How to Measure Brand Reputation using Web and Social Media Monitoring

6 min read

Reputation. Brand reputation. Measuring brand reputation. At a first sight, it strikes a little absurd – how on earth can you measure people’s opinions, feelings and expectations about a brand and put them into numbers? Can you at all? You can – at least a slice of it. Here’s how to measure brand reputation using Web and social media monitoring.

It’s important to remember that measuring brand reputation using Web and social media monitoring tools is just one side of the story. In general, there’s more data about your brand you can measure. It’s good to consider NPS surveys, SEO reputation and customer satisfaction as well… and this video gives you a brief rundown of the top 10 things you should consider if you want to manage and protect the online reputation of your business. 

Since our cup of tea at Brand24 is called Web and social media monitoring, this blog post will only discuss how you can measure brand reputation using our own Brand24. Only so much.

I’ll specifically discuss:

Is it possible to measure reputation at all? 

It depends how you look at it.

At one hand, there’s no formula to extract a single number or other measurable indicator of the condition of a brand’s reputation.

On the other hand, you can get a few other numbers which put next to each other and compared against competitors or past results can make a good picture of how the reputation of your brand performs.

I’ll discuss a few of which you can find in Brand24.

Brand reputation metrics

Of all data our Web and social media monitoring tool provides, there’s a few data points particularly valuable for measuring brand reputation. We can call them brand reputation metrics and they include:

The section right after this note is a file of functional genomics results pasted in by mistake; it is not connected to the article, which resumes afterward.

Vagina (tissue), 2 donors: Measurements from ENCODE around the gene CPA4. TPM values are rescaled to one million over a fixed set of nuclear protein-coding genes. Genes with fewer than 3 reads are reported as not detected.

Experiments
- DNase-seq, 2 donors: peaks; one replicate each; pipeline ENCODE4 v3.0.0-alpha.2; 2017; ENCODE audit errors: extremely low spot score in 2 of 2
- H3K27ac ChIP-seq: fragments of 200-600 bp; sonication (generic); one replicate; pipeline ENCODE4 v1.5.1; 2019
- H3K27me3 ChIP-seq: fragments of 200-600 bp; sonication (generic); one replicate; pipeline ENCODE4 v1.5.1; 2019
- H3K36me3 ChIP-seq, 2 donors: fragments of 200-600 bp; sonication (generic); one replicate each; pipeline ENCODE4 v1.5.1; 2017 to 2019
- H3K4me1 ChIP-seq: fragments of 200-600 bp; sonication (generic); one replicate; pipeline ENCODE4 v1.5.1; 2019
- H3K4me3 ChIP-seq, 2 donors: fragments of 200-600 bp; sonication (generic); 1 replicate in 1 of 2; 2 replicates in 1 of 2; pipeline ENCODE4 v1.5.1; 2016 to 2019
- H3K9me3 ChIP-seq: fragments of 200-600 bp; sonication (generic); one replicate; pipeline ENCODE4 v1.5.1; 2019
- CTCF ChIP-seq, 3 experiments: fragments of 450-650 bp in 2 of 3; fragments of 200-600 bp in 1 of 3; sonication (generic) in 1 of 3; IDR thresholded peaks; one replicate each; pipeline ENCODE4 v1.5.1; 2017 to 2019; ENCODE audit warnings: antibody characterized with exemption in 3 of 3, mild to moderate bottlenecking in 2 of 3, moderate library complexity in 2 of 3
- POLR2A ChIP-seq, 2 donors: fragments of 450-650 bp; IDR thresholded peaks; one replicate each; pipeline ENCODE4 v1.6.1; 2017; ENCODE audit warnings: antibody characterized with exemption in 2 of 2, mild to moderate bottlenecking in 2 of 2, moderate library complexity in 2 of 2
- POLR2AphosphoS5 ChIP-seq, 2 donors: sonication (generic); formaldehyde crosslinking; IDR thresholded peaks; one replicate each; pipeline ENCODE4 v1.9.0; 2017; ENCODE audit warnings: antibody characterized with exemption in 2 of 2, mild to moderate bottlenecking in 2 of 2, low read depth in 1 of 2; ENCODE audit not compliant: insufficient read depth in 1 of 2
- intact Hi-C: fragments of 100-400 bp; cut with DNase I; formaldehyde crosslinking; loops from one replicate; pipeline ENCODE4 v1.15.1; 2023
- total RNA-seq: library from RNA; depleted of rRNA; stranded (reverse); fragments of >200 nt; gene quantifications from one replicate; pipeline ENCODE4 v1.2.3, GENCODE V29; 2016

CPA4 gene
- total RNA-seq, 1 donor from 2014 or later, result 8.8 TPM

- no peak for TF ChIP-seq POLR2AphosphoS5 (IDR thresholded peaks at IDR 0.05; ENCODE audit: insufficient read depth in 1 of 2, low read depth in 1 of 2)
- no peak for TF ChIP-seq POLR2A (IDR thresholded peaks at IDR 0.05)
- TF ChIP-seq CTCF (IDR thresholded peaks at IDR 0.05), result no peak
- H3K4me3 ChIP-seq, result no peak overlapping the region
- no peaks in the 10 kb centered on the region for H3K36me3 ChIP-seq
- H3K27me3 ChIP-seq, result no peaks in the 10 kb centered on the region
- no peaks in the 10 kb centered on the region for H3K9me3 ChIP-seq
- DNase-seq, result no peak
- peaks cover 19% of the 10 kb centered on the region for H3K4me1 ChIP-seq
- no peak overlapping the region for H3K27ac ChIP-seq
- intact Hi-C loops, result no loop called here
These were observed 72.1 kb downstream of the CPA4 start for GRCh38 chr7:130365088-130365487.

Let’s see what they tell you. 

Social media reach

Social media reach describes the number of people who might have come across your brand (and all relevant content) in social media.

Brand24 calculates social media reach on the base of the number of followers and subscribers for social media platforms and YouTube.

  • Social media reach as a brand reputation metric can illustrate how popular your brand is in the sense of how many people it reaches
  • Reach might also indicate how big the profiles talking about your brand are. If the reach is high, it can tell that there are some social media profiles with large following talking about your brand, for example, influencers or industry media

Share of voice

Share of voice is one of the most popular metrics used in public relations and can also help measure brand reputation. This metric stands for the number of conversations about your brand divided by the number of conversations about your industry. 

  • Share of voice is another indicator of popularity. It illustrates how much of a conversations within your niche, industry, product, or service is devoted to your brand. It’s expressed in percentages
  • Share of voice depicts popularity and awareness of a brand in the minds of consumers 

Sentiment analysis

Sentiment analysis technologies across the board have a lot to learn. Some of the common problems they face include: 

  • Detecting irony 
  • Detecting sarcasm 
  • Detecting contrastive conjunction 
  •  Anaphora resolution 
  • Named-entity recognition